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Embedded water in crops

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There's been a good deal of research recently on 'embedded' or 'virtual' water.

My understanding of this is: the quantity of water used to grow a crop, per harvested unit of that crop. Some data on common crops is available. For wheat for example one estimate is that 1,400 litres of water are needed to grow a kg of wheat (never mind the specifics for now). For rice the figure is 3,000 litres of water for a kg of rice (harvested).

The question is: how 'true' to the idea of water use is the concept of embedded water? Obviously, the kg of rice that we buy at the store doesn't have a truck outside full of water that represents what that kg has consumed. But that is the sort of imagery the idea of 'embedded' or 'virtual' water seeks to evoke.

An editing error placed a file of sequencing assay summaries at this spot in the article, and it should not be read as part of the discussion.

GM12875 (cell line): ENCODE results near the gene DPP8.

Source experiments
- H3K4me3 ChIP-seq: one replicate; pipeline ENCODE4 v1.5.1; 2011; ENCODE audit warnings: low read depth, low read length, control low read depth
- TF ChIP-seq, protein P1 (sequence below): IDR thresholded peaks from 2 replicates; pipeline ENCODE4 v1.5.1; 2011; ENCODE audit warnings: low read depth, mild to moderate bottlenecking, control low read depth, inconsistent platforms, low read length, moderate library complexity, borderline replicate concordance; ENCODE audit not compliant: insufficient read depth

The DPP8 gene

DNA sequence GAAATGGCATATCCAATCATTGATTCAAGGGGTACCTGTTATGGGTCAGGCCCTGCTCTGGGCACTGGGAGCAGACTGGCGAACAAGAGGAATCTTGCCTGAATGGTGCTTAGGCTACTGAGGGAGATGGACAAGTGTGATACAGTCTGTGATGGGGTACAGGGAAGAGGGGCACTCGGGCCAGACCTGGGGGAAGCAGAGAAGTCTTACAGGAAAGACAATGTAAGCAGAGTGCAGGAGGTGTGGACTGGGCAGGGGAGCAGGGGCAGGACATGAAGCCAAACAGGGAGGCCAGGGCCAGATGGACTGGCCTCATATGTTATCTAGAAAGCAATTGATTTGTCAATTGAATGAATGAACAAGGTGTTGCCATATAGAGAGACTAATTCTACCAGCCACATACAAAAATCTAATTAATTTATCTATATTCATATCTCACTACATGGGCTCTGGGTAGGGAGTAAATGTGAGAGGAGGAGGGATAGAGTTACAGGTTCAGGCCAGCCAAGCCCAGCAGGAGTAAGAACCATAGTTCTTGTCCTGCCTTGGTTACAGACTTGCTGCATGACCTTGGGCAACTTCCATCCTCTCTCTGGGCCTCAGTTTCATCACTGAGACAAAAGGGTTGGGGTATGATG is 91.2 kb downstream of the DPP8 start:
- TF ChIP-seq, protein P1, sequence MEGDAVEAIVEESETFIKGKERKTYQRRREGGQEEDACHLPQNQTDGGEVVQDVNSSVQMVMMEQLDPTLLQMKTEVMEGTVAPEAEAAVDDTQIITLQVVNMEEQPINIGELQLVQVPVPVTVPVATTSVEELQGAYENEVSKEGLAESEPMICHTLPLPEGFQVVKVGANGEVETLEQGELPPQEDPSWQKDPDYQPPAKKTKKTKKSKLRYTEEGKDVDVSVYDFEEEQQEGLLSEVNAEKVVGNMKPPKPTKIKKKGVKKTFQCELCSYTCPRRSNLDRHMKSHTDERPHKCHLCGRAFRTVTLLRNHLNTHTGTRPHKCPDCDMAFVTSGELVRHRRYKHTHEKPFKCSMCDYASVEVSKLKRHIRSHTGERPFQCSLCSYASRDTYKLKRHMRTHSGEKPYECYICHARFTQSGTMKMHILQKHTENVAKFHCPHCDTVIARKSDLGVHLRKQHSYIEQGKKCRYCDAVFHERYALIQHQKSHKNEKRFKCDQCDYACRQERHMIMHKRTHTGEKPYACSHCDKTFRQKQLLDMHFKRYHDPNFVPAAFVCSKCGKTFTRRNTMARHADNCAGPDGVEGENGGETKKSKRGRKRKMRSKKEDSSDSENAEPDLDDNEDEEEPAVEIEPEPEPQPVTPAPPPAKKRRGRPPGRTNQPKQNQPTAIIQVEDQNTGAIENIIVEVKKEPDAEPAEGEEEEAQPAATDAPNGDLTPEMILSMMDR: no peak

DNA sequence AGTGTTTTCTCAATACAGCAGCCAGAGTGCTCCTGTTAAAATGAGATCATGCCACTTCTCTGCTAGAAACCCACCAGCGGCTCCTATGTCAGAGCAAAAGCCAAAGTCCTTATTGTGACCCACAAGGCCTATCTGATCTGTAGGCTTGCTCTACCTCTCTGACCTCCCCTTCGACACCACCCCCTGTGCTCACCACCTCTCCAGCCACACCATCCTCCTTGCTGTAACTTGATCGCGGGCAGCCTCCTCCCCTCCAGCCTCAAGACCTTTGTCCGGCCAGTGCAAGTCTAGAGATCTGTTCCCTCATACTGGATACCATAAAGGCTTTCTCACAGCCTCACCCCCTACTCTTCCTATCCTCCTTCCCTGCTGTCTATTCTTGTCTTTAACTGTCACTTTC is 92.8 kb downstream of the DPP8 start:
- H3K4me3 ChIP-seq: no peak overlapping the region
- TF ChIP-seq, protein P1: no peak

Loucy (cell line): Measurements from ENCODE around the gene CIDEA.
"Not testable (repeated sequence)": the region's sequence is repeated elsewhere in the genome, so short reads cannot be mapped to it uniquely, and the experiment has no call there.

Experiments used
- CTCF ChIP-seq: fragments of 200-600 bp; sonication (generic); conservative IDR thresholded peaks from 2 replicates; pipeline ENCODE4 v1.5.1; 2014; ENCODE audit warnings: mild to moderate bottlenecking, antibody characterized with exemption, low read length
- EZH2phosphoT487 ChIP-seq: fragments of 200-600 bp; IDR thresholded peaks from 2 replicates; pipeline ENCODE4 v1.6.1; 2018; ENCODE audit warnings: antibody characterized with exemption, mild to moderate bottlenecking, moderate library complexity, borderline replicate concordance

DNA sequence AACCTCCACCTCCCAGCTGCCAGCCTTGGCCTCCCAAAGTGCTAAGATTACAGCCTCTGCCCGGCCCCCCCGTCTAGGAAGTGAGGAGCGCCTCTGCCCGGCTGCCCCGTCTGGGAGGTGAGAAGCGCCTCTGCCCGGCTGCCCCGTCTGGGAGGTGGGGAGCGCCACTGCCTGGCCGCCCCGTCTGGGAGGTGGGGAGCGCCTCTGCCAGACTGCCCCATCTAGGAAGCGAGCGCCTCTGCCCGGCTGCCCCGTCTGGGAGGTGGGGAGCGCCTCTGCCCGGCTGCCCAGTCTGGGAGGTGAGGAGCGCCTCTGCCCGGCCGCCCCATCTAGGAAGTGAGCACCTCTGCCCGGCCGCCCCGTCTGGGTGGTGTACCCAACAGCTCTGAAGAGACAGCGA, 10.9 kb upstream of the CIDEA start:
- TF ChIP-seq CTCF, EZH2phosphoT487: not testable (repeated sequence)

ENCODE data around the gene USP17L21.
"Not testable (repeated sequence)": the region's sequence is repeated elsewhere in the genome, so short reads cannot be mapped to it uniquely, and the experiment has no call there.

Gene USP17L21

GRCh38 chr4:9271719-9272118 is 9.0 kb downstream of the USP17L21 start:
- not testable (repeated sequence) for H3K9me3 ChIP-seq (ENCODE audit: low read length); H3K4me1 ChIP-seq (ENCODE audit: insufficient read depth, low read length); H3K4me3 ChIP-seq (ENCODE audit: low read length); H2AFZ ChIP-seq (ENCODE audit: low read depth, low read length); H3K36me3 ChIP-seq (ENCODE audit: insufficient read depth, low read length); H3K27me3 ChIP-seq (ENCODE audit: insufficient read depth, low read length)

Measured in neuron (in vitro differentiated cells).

What this concept seems not to be able to tell us is that the water, like almost all water on the planet, is in fact part of the hydrological cycle.

Would it be more accurate to say: a kg of harvested rice has 'rented' the use of 3,000 litres of water in order to become consumable? This would imply that the water has returned to the cycle (in whatever form, it could have made its way into a neighbouring vegetable field where it was again 'rented').

Does that sound more realistic?

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Please note that this is the opinion of the author and is Not Certified by ICAR or any of its authorised agents.